Ezra and Josiah had helped Nathan tend to the tall gunslinger, carrying him to the clinic, administering ether as Nathan sewed through gut, handing him tools, offering whatever help was needed. Ezra always got that distant, hunted look in situations like that. He left to watch over the town once Buck was settled and had been walking ever since. Josiah came to the clinic to help minister to the ailing man, to spell the healer to let him sleep, or to sleep in the clinic so that he’d be nearby if he was needed.

Ezra just walked and walked and walked, keeping the town safe.  They’d been expecting trouble ever since that gold shipment was secured in the bank. Since the thieves had disappeared empty-handed, there was still the fear that others might try where the early attempt failed. Someone had to be vigilant -- to protect them all. After all, it had been Ezra’s shift when Buck had been shot. The gambler simply continued it – on and on.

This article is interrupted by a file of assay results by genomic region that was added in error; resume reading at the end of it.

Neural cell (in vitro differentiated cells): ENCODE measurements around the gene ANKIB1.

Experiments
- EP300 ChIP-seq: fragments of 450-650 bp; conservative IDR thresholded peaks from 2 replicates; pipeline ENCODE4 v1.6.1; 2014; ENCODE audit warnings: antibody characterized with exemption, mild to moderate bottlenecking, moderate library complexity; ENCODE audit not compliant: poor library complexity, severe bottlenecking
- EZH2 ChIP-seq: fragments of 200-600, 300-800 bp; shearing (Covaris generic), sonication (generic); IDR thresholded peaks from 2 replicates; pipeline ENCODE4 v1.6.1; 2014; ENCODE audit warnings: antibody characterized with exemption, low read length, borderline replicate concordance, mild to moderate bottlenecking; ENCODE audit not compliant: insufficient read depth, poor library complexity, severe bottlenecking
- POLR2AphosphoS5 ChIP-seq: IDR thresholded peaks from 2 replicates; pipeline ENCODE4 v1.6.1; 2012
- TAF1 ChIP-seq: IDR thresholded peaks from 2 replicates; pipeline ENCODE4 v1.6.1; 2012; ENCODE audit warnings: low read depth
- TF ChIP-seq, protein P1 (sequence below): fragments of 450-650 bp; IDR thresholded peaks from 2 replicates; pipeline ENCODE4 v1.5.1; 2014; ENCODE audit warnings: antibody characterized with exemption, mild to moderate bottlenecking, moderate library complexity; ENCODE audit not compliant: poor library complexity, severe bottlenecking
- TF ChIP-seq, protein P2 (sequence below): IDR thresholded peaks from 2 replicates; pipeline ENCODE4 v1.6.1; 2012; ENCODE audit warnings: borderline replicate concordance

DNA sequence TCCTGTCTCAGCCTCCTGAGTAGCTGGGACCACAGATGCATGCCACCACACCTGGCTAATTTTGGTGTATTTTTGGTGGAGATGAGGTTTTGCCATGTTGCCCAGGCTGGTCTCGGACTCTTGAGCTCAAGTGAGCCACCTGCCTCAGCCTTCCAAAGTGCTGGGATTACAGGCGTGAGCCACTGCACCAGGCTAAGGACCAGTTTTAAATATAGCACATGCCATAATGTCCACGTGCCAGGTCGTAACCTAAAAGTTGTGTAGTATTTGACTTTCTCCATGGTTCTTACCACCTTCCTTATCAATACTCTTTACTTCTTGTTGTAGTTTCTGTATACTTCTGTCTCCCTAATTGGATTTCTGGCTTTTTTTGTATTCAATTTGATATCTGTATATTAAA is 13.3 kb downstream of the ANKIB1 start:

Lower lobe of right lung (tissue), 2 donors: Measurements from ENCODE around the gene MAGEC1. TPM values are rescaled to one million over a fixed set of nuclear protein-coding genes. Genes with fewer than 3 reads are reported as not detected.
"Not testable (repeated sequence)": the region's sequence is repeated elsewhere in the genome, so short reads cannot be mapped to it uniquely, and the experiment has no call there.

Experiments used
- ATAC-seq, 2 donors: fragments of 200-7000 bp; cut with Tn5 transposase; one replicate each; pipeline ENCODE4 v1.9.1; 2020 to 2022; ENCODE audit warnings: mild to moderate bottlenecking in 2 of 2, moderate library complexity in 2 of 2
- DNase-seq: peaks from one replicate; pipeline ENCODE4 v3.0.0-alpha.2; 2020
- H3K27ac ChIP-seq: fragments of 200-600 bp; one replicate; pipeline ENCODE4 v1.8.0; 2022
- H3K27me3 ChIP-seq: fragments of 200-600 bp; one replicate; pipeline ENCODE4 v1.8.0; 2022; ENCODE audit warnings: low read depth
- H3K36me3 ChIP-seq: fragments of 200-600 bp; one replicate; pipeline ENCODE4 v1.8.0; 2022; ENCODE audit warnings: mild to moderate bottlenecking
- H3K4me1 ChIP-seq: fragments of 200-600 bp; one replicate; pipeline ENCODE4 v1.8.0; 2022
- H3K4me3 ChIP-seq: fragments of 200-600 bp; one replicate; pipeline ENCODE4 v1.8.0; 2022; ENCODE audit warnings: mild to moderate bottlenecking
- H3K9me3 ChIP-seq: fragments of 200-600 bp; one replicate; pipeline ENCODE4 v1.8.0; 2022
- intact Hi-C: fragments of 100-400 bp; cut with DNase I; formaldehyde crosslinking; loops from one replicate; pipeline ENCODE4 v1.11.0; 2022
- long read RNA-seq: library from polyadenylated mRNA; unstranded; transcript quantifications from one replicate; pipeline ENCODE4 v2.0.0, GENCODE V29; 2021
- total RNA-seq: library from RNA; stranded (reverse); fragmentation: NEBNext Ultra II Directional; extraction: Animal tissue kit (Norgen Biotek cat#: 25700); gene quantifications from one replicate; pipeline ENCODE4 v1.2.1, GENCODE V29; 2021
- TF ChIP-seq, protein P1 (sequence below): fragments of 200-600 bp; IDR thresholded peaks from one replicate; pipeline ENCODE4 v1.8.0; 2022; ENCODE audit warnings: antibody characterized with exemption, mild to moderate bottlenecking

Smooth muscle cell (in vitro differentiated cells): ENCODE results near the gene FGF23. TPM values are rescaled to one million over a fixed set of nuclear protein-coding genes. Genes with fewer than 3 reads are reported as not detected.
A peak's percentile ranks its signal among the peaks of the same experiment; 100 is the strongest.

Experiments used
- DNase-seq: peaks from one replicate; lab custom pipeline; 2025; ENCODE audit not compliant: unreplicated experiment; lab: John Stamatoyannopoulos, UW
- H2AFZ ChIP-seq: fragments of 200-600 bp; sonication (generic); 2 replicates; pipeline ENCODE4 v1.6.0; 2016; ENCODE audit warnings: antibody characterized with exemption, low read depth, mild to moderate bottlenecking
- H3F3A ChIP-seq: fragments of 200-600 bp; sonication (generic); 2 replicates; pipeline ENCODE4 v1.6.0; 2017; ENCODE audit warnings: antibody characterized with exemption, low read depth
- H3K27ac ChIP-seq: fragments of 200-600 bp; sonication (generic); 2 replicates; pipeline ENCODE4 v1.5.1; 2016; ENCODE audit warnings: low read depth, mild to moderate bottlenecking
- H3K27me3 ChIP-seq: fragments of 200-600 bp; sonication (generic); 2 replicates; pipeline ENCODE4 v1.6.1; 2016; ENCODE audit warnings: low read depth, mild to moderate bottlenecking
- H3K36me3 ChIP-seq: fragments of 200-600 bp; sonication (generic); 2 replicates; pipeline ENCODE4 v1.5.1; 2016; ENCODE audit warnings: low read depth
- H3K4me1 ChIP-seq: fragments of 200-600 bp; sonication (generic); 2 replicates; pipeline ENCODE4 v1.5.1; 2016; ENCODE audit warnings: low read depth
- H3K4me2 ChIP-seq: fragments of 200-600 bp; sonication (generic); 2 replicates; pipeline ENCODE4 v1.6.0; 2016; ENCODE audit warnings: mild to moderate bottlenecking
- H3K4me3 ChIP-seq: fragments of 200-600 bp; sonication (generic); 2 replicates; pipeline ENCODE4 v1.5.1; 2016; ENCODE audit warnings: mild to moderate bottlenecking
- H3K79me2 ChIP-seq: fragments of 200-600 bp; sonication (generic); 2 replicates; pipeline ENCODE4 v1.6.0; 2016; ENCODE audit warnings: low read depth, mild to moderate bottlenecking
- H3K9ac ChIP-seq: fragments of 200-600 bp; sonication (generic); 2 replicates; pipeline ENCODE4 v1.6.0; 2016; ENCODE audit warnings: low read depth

There’d be little sleep for any of them. Buck, with his fever, was rarely still in that bed. Chris, Vin and JD were hunting down the men who’d try to kill one of their own – they wouldn’t stop until they got them. Ezra wouldn’t stop pacing the town until everyone was safe and whole and home. Josiah, trying to be a comfort to Nathan and then to Ezra, helping with Buck, assisting with watching the town, and still finding time to send his petitions to heaven, was being torn into pieces. And Nathan, well, Nathan was the town’s healer. He wasn’t allowed real rest.